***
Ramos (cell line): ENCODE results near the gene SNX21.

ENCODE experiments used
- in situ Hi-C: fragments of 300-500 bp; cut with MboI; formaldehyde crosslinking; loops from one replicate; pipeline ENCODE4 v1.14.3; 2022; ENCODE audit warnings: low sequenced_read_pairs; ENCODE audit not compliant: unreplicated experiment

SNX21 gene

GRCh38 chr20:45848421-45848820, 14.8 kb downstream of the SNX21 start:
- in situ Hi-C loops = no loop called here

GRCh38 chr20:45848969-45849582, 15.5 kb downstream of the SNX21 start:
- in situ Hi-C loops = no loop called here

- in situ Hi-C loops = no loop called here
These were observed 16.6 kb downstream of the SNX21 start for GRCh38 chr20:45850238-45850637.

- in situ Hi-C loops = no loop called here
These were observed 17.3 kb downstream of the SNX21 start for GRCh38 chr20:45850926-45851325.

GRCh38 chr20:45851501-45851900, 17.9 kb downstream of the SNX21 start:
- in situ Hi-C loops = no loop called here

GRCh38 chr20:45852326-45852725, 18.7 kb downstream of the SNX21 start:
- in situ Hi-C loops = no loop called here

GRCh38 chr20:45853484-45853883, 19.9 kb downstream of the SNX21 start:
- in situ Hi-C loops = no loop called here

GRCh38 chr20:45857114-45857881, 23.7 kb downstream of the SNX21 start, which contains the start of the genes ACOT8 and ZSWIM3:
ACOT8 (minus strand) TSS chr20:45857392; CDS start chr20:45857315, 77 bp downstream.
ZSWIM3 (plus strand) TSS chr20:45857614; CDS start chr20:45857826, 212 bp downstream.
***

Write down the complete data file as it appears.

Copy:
Ramos (cell line): ENCODE results near the gene SNX21.

ENCODE experiments used
- in situ Hi-C: fragments of 300-500 bp; cut with MboI; formaldehyde crosslinking; loops from one replicate; pipeline ENCODE4 v1.14.3; 2022; ENCODE audit warnings: low sequenced_read_pairs; ENCODE audit not compliant: unreplicated experiment

SNX21 gene

GRCh38 chr20:45848421-45848820, 14.8 kb downstream of the SNX21 start:
- in situ Hi-C loops = no loop called here

GRCh38 chr20:45848969-45849582, 15.5 kb downstream of the SNX21 start:
- in situ Hi-C loops = no loop called here

- in situ Hi-C loops = no loop called here
These were observed 16.6 kb downstream of the SNX21 start for GRCh38 chr20:45850238-45850637.

- in situ Hi-C loops = no loop called here
These were observed 17.3 kb downstream of the SNX21 start for GRCh38 chr20:45850926-45851325.

GRCh38 chr20:45851501-45851900, 17.9 kb downstream of the SNX21 start:
- in situ Hi-C loops = no loop called here

GRCh38 chr20:45852326-45852725, 18.7 kb downstream of the SNX21 start:
- in situ Hi-C loops = no loop called here

GRCh38 chr20:45853484-45853883, 19.9 kb downstream of the SNX21 start:
- in situ Hi-C loops = no loop called here

GRCh38 chr20:45857114-45857881, 23.7 kb downstream of the SNX21 start, which contains the start of the genes ACOT8 and ZSWIM3:
ACOT8 (minus strand) TSS chr20:45857392; CDS start chr20:45857315, 77 bp downstream.
ZSWIM3 (plus strand) TSS chr20:45857614; CDS start chr20:45857826, 212 bp downstream.